Theater Buff: Pilobolus Dance Theater’s Antoine Banks Sullivan
Every month, a fabulous actor/singer/dancer fills out editor Matthew Wexler’s questionnaire and offers a glimpse of what he looks like from a bit closer than the mezzanine. This month, Theater Buff chassés off The Great White Way and chats with Pilobolus Dance Theater’s Antoine Banks Sullivan.
Renowned for its unique, diverse collaborations that ignore preconceived barriers between creative disciplines, Pilobolus reaches more than 300,000 audiences members each year. Pilobolus Dance Theater plays two programs in repertory at the NYU Skirball Center for the Performing Arts from November 16 through December 4.
Antoine Banks Sullivan
Chicago, IL – born and raised!
How would you personally describe Pilobolus Dance Theater?
Four guys at Dartmouth College founded Pilobolus in 1971. They were non-dancers enrolled in a dance composition class taught by Alison Becker Chase. Over the years it’s grown into the company we are today. Pilobolus doesn’t look for one specific type of mover. My background is in contemporary and ballet, but others come from martial arts, gymnastics, and hip-hop. You end up with different opinions in the room. All the dancers get choreographic credit for the pieces we work on.
Of the pieces that you’ll performing this month at NYU Skirball Center for the Performing Arts, which ones resonates with you most and why?
“Rushes” is the closing piece for Program A. It was created in 2007, and when I saw the company perform it some years ago I was blown away. It’s theatrically beautiful—nothing like you’ve ever seen before, balances theater with dance and movement. It’s a peculiar story that I won’t reveal because I want the audience to have an open mind. But I will say that the story was relevant 10 years ago and still relevant today.
“On the Nature of Things” is also a treat to dance. It features three dancers dancing on a two-foot-wide platform above the stage. It’s statuesque, bold and beautiful with heartfelt emotions. It transcends every walk of life. For me as a dancer, it’s also an exercise in living in the moment and staying tuned in—if nothing else than to stay on that platform!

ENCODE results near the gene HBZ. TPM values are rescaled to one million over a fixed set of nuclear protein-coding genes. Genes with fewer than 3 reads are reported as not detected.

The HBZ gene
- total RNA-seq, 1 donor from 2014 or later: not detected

What is the company’s reference point as “theater”?
We want audiences to feel something. A reach in dance—what does it mean? Is it for something or someone? We have to tell stories with our bodies through movement. It’s personal and very special to me. Yet we don’t provide program notes because we want audiences to discover the personal meaning in a piece of work.
In addition to being a dancer, you’ve been described as an outspoken advocate for LGBT rights. In what ways have you brought attention to LGBT issues and causes?
So much has happened in the past week and so much has been on my mind. When I came out I was fortunate to have a strong support system. Not every LGBTQ youth has that. I worked with the LGBTQ Task Force in Chicago to get youth off the street, along with HIV awareness and testing, and I had a great mentor there.
As I’ve gotten older, I see how we can reach the masses through social media. This was particularly important to me after the tragedy in Orlando. My first job was at Disney World and we would often go to Pulse Nightclub. I have so many memories and felt the loss quite personally from this senseless act of violence. Through social media, I dedicated each performance to every one of 49 victims of the massacre. Every performance needed to be my best for those who are no longer with us.
I have volunteered with the Human Rights Campaign in my hometown of Las Vegas. It’s important to push through and keep these issues at the forefront. We become so desensitized… one thing happens and it’s in the media for a week then it’s gone. Even the election will be old news in a few months, but its affects on minorities, immigrants, and the LGBTQ community will be felt long after. This is a country for everyone and something that we need to continue to fight for.
If I wasn’t a performer, I would be:
I’d love to be a travel blogger. Or a stay-at-home dad!
One of my favorite spots in the U.S. is Savannah, Georgia, which is so quaint and full of old-school American culture. Internationally, my husband and I love Thailand—just chilling by the beach and drinking fun cocktails. I also love Hamburg, Germany. I was there on tour this summer and one of those cities that I just immediately fell in love with.
Places, Intermission or Curtain Call?
Places! I live to be onstage. I live to go in front of the audience. That’s my calling.
Where’s the best place for a cocktail in Vegas?
Being a local, I avoid the Strip. I’d head to Fremont Street, which is going through a great resurgence.
My workout “secret” is:
I lift men for a living! Our work makes us strong, but I also practice Bikram yoga or Pilates.
Ten years from now I’d like to be:
I’d love to have a B&B somewhere near Mt. Charleston, enjoying my family and traveling the world with my children… living the dream!
Pilobolus Dance Theater
NYU Skirball Center for the Performing Arts
566 LaGuardia Place, NYC
November 16 – December 4